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Limited interests, resources, voices: power relations in mainstream news coverage of Indigenous policy in Australia
journal contributionposted on 2016-01-01, 00:00 authored by Emma Mesikaemmen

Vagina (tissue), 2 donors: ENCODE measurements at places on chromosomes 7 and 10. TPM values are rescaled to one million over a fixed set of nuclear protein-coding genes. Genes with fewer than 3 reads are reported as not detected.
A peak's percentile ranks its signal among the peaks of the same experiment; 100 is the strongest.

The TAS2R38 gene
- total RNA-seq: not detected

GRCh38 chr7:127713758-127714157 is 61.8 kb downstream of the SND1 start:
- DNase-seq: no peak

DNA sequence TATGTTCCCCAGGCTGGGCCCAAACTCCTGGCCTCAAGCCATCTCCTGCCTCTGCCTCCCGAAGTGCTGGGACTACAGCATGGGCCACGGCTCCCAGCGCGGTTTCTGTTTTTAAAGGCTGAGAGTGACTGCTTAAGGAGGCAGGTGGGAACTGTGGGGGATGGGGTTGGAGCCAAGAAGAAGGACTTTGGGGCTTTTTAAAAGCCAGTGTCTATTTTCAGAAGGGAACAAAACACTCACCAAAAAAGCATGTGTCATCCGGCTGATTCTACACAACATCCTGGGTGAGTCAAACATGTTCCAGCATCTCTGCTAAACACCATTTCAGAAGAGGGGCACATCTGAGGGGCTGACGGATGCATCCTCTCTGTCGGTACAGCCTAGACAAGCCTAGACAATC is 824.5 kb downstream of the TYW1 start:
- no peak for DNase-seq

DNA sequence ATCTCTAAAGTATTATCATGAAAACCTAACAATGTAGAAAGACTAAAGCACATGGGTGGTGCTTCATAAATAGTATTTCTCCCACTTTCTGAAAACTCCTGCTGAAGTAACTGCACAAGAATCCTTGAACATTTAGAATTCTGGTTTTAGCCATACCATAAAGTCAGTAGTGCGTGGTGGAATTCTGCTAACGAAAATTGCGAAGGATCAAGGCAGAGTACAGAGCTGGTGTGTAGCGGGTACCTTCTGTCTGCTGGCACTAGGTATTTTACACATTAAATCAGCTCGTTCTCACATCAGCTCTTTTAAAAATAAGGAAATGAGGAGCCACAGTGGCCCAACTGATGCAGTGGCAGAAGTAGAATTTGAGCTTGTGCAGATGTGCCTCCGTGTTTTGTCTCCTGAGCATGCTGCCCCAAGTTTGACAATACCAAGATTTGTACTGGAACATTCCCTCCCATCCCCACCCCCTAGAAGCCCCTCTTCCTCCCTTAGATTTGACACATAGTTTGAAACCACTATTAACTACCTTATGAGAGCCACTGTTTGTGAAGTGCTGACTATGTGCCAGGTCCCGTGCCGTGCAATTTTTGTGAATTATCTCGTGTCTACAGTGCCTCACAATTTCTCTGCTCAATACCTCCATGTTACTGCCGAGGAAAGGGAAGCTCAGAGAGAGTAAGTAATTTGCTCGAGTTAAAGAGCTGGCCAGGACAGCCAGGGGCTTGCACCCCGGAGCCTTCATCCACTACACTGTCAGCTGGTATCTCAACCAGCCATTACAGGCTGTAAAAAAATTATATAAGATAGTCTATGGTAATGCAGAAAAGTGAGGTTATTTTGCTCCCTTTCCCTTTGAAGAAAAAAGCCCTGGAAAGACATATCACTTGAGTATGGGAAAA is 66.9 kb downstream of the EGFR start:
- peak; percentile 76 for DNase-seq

Recognising the importance of who gets to speak in constructing knowledges about Indigenous peoples, this article examines power relations regarding mainstream news coverage of the Indigenous policy of Northern Territory Emergency Response (NTER) in Australia. Integrating content and discourse analysis of newspaper and television stories over a 3-year timeframe with interviews with journalists, this article found media coverage of the NTER, commonly known as the Intervention, followed a pattern of decline, with occasional peaks around events that were newsworthy through the lens of conventional news values. Further, analysis of three key discourse moments found ‘official’ discourses, particularly by the government, overpowered those of Indigenous peoples living under the policy. This article demonstrates how particular journalistic practices – news values, ideas of audiences, and use of sources – together with resource limitations and discursive practices of government provided dominant discursive power on the Intervention to government representatives. The article concludes that daily routines of news media and discursive practices of media savvy social actors perceived as ‘official’ or ‘expert’ by media professionals form a ‘vicious cycle’ of two-way dependence which is hard to break for potential sources with less official status, such as representatives of various Indigenous communities.